hide Sorting

You can sort these results in two ways:

By entity
Chronological order for dates, alphabetical order for places and people.
By position (current method)
As the entities appear in the document.

You are currently sorting in ascending order. Sort in descending order.

hide Most Frequent Entities

The entities that appear most frequently in this document are shown below.

Entity Max. Freq Min. Freq
George Ticknor 393 1 Browse Search
Elisha Ticknor 314 20 Browse Search
Department de Ville de Paris (France) 176 0 Browse Search
Madrid (Spain) 158 0 Browse Search
Gottingen (Lower Saxony, Germany) 150 0 Browse Search
Daniel Webster 121 1 Browse Search
France (France) 100 0 Browse Search
United States (United States) 84 0 Browse Search
Wolfgang A. Von Goethe 72 0 Browse Search
Friedrich Tieck 72 0 Browse Search
View all entities in this document...

Browsing named entities in a specific section of George Ticknor, Life, letters and journals of George Ticknor (ed. George Hillard). Search the whole document.

Found 133 total hits in 58 results.

1 2 3 4 5 6
July 31st, 1821 AD (search for this): chapter 18
being the Corporation, having the management of the funds and revenues of the College, and the appointment of instructors, with other duties exercised under the supervision of the third body, the Overseers, representing the interests of the graduates and of the public at large. He was so far moved with the statements I made to him—in July, 1821—that he desired me to reduce them to writing. I wrote him a letter of nearly twenty pages, much of which is in my printed Remarks. It is dated July 31, 1821, and at his request I made copies of it, and gave one to the President, one to Mr. Lowell, and one to Judge Davis, etc. I showed it, also, to Mr. Norton, Mr. Frisbie, and Dr. Ware, who expressed themselves strongly satisfied; the first, Mr. Norton, in a long letter, and the two last verbally. Mr. Farrar thought changes unnecessary. The Corporation, in consequence of this letter, issued a circular to all the teachers, dated September 12, 1821, containing seven pages of all possible qu
September 15th, 1821 AD (search for this): chapter 18
at Cambridge was so great, and he took so large a part in the attempt to render the College effective for the promotion of the highest culture, that any account of his life from 1819 to 1830 must include a narrative of his exertions for that end. In a letter to Mr. Haven, written in 1825, he gives a sketch of the condition of the College, and of the efforts to improve it, beginning in 1821. Mr. Haven's forebodings about the College were often expressed to Mr. Ticknor. On the 15th of September, 1821, he wrote: I have frequently had occasion to express an opinion, which I have formed after some inquiry,—and, I need not add, with great reluctance,—that habits of expense and of dissipated pleasures prevail amongst the young men at Cambridge, in a greater degree than at any former period within my knowledge. . . . . The opinion was formed and communicated to a friend more than three years ago. I made inquiries of young men who were then or who had recently been connected with the Co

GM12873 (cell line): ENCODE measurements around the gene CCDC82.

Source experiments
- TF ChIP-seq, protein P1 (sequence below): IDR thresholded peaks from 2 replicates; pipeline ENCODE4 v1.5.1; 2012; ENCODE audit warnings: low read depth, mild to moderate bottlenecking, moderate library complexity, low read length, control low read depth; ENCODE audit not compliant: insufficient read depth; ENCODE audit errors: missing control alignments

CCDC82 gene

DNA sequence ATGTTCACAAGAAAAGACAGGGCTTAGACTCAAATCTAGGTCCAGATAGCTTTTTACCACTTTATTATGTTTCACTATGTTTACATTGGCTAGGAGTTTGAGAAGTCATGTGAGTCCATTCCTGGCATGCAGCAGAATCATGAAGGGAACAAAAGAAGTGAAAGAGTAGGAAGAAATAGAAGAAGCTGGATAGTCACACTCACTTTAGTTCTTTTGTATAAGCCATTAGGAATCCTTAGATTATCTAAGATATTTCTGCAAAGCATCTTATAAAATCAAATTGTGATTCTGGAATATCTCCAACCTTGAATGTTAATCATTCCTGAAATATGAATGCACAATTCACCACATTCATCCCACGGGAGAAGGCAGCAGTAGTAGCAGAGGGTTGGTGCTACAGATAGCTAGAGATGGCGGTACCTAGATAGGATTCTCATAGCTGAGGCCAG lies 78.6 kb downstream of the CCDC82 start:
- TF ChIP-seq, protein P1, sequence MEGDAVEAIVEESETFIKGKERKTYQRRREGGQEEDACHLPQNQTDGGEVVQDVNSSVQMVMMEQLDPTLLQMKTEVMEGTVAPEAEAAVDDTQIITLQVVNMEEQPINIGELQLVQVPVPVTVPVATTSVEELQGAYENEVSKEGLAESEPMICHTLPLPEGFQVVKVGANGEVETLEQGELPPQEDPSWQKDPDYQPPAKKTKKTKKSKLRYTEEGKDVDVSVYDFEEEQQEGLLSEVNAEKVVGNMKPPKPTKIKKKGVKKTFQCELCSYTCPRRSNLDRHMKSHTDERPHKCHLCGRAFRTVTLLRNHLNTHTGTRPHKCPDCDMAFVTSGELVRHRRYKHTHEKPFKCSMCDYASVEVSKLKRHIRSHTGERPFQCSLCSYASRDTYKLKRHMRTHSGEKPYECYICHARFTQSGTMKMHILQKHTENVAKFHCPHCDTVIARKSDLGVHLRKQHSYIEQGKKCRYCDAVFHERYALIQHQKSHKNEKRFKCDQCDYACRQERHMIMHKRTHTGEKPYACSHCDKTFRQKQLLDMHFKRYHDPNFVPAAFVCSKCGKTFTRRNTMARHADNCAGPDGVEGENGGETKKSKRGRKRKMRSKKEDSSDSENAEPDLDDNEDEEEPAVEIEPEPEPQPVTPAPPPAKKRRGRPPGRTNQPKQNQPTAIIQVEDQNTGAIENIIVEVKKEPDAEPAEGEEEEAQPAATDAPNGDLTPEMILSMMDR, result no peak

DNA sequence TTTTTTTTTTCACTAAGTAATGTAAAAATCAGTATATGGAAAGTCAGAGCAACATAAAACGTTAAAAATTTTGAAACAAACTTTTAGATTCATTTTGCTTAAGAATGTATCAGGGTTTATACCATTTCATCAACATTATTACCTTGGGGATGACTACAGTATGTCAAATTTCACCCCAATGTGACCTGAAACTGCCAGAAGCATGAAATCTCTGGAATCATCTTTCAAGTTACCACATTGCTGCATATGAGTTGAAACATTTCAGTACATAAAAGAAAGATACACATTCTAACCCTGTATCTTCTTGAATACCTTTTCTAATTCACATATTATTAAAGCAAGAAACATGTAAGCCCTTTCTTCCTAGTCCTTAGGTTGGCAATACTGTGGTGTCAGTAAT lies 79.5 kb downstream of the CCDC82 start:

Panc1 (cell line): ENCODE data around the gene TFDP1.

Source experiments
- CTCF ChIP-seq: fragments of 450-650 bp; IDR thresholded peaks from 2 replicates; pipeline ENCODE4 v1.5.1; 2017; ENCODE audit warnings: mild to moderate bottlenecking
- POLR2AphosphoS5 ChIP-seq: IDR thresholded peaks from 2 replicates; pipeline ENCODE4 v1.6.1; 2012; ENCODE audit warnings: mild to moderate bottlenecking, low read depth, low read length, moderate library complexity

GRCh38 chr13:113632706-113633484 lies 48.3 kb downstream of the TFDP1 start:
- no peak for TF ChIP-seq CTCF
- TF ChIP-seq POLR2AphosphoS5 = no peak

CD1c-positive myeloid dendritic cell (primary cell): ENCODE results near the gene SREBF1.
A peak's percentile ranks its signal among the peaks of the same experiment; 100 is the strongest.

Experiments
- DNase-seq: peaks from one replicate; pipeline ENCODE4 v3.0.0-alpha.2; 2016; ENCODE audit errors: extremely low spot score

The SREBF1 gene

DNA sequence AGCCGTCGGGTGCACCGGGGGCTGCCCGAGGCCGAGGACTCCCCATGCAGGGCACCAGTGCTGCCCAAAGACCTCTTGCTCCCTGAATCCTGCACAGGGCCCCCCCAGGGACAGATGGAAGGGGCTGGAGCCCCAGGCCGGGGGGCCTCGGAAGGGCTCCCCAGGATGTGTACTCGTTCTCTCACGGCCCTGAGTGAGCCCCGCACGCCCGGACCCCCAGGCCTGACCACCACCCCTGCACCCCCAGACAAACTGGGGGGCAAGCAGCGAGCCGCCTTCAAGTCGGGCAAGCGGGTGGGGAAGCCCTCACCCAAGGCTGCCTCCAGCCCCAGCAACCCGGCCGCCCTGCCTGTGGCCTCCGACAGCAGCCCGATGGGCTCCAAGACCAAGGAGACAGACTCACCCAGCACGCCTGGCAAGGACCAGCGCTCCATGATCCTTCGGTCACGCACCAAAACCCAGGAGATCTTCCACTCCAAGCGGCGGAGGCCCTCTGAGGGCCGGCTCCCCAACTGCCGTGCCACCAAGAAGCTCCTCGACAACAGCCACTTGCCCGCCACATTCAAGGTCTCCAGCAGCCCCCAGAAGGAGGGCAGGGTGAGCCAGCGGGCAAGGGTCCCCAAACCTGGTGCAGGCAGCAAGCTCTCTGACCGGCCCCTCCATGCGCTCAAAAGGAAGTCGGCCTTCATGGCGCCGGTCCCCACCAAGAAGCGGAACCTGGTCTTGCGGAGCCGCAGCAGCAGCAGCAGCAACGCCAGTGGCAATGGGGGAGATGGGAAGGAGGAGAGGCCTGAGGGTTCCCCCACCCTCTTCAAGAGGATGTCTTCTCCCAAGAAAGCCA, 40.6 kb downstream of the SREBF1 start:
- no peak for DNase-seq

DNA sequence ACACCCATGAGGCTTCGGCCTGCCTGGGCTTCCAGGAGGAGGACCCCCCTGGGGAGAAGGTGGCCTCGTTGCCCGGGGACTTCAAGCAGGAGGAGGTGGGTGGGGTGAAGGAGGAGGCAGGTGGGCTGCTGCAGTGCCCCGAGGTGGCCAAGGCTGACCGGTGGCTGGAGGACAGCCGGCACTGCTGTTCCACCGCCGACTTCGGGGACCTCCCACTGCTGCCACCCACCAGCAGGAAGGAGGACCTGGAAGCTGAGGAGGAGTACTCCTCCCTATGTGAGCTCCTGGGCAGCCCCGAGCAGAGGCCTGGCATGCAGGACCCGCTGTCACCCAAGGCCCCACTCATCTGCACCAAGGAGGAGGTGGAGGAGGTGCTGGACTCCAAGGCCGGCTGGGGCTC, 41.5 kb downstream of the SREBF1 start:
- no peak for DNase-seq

tions for that end. In a letter to Mr. Haven, written in 1825, he gives a sketch of the condition of the College, and of the efforts to improve it, beginning in 1821. Mr. Haven's forebodings about the College were often expressed to Mr. Ticknor. On the 15th of September, 1821, he wrote: I have frequently had occasion to expres, when in fact no such thing was done. I went to the President, therefore, as the head of the College, and explained my difficulties to him, in the spring of 1821. In June of that year I had several formal conversations with him. They ended in nothing. I talked, also, with Mr. Norton, Mr. Frisbie, and Dr. Ware, All of tmatter of expediency. An historical statement follows, of the steps taken to bring about important changes in the College, beginning with what was attempted in 1821, and coming down to the new code of laws just sanctioned by the Corporation and Overseers in June, 1825, which he explained and vindicated. The whole movement was